“The long way to a small, angry planet”, by Becky Chambers

There are two main types (ok, ok, there are more really, but to generalize…) of Sci-Fi, the one with the big picture characters who save planets, who are emperors, Hari Seldons etc., and the one that focus on the small characters just going about their business in a bigger context. I have a soft spot for these kind of stories, and when they are well told they can be highly satisfying.

What is it about?

Similarly to a lot of good entertainment products (hello, John Carter in the Emergency Room), the story starts with a newbie. She in starting on a tunneling ship (that being a ship that tears the space apart in order to create a “tunnel” between two very distant parts of the same) and we get to meet a crew made of very different species. The setting is this “Galactic Commons”, basically a big coalition of very different beings, in which the Humans are themselves the newbies. The crew and their ship travel to a very far away spot in the universe in order to create a tunnel to a planet belonging to a species that is going to be accepted for the very first time into the GC.

What makes it good?

The plot is very straightforward and the focus is on the characters, the members of the crew. So don’t expect a lot of action or adventure, but you will immediately fall in love with the bunch of them, from the technicians, to the AI, to the captain, the cook, the pilot… Eve what is basically the office manager has a personality. The universe that Becky Chambers imagines is at the same time close to us and very different, and it’s described in a way that gives you a perfect, warm picture of how it would be to be a human spacer and have to cohabitate with the rest of a vast expanse of inhabited planets. It is pure optimistic sci-fi and it’s far away from grittier, darker stuff but to me that is not necessarily a bad thing at all.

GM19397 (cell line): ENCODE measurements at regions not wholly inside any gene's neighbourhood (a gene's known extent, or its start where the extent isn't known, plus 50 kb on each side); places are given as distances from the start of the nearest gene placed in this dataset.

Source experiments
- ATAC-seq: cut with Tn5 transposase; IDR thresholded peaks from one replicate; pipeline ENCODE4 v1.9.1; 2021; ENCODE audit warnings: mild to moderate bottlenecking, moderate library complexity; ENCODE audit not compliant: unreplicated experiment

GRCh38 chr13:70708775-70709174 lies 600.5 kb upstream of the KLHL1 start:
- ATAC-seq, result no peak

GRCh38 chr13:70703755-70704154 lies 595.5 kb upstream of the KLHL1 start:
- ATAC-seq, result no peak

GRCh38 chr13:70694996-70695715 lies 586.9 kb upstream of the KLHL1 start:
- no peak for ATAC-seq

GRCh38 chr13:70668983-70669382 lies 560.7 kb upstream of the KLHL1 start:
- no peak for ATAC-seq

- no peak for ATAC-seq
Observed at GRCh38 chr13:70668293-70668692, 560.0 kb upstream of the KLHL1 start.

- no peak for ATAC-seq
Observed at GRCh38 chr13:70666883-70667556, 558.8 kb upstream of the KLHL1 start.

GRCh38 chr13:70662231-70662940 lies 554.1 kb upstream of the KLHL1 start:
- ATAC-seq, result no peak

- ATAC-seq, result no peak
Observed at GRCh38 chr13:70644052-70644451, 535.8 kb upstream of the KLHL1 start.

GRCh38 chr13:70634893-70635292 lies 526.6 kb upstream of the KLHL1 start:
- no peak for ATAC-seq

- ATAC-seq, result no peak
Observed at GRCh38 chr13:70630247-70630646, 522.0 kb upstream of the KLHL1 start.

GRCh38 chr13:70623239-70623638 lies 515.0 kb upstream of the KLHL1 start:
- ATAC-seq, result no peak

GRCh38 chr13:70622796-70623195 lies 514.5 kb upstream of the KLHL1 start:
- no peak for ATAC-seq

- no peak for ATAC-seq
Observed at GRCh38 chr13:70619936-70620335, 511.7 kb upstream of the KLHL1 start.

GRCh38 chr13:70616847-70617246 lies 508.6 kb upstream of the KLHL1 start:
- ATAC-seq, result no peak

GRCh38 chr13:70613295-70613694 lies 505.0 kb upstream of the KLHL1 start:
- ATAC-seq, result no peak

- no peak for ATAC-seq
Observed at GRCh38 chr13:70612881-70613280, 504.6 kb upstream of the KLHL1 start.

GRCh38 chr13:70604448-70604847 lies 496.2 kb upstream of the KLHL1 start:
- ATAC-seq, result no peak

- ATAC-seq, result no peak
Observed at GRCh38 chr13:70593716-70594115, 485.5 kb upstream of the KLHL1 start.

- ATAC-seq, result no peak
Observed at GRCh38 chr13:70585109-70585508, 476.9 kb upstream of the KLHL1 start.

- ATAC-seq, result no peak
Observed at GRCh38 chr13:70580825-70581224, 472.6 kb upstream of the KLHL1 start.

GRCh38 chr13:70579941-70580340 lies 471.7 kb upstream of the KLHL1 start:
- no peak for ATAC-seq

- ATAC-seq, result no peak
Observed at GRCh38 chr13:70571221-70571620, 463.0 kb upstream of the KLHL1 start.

The style

Becky Chambers has a very graceful way of portraying a relationship between people, be them aliens, humans, parakeets or whatever she fancies. The dialogues are fluid and realistic, like their interactions. She manages to create in the space of a couple of hundred pages a fully formed universe with its own rules that feels cohesive and real.

She seems to be narrating in a very benevolent way, allowing the characters to express themselves through their own culture. Diversity is normalized and it feels so good.

Final Mark

Cozy up, put a blanket on, make yourself a cup of your favourite hot beverage (or alcoholic beverage if you so prefer), and tuck into this hug of a novel. It will make you feel like humanity, and the universe in general, can achieve marvels if they put themselves to it.

I am knocking 0.5 off the mark just because the title… meh. Same as with names, I feel like the title of something should never be too long (hello, Dave Eggers), particularly when there is no need for it (hello, Dave Eggers). I appreciate its lyrical quality, and yet, meh.

7.5/10

On Bookreads

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